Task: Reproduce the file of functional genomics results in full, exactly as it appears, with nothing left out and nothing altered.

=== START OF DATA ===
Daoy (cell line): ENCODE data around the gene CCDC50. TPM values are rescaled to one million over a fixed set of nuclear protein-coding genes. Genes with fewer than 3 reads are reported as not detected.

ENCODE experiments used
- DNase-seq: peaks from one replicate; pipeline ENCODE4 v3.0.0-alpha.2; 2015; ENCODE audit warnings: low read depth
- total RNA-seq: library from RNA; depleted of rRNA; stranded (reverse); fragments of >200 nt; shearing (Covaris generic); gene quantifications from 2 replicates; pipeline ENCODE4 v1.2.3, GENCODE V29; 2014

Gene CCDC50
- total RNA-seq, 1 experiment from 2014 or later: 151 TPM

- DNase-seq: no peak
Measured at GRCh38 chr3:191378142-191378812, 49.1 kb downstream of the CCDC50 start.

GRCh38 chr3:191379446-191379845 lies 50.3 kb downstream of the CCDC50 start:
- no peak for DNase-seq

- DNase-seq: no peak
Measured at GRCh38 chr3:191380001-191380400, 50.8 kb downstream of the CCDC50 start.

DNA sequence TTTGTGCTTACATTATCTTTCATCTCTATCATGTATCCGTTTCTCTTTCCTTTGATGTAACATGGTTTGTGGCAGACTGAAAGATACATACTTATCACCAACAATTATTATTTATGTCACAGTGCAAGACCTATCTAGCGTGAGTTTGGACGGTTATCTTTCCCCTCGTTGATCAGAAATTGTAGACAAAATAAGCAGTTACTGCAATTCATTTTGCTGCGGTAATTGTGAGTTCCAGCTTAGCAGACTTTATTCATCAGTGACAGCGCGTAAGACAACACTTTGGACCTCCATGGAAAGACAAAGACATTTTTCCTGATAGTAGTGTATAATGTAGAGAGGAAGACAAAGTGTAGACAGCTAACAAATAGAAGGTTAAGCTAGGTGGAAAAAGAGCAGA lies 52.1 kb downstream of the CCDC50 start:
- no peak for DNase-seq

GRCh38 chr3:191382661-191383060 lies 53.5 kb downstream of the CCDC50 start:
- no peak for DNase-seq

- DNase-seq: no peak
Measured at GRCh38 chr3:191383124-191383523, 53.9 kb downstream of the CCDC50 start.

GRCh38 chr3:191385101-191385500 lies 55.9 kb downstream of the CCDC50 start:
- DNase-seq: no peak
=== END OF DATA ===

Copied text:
Daoy (cell line): ENCODE data around the gene CCDC50. TPM values are rescaled to one million over a fixed set of nuclear protein-coding genes. Genes with fewer than 3 reads are reported as not detected.

ENCODE experiments used
- DNase-seq: peaks from one replicate; pipeline ENCODE4 v3.0.0-alpha.2; 2015; ENCODE audit warnings: low read depth
- total RNA-seq: library from RNA; depleted of rRNA; stranded (reverse); fragments of >200 nt; shearing (Covaris generic); gene quantifications from 2 replicates; pipeline ENCODE4 v1.2.3, GENCODE V29; 2014

Gene CCDC50
- total RNA-seq, 1 experiment from 2014 or later: 151 TPM

- DNase-seq: no peak
Measured at GRCh38 chr3:191378142-191378812, 49.1 kb downstream of the CCDC50 start.

GRCh38 chr3:191379446-191379845 lies 50.3 kb downstream of the CCDC50 start:
- no peak for DNase-seq

- DNase-seq: no peak
Measured at GRCh38 chr3:191380001-191380400, 50.8 kb downstream of the CCDC50 start.

DNA sequence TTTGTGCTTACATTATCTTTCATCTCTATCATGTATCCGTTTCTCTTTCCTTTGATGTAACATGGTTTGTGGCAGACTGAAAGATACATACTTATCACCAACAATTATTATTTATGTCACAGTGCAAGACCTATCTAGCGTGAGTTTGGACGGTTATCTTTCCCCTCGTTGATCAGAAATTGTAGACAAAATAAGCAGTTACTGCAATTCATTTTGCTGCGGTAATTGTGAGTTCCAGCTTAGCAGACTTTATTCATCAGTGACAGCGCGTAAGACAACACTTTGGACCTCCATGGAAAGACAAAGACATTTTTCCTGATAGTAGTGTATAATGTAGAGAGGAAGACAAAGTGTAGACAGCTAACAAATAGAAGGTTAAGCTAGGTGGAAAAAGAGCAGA lies 52.1 kb downstream of the CCDC50 start:
- no peak for DNase-seq

GRCh38 chr3:191382661-191383060 lies 53.5 kb downstream of the CCDC50 start:
- no peak for DNase-seq

- DNase-seq: no peak
Measured at GRCh38 chr3:191383124-191383523, 53.9 kb downstream of the CCDC50 start.

GRCh38 chr3:191385101-191385500 lies 55.9 kb downstream of the CCDC50 start:
- DNase-seq: no peak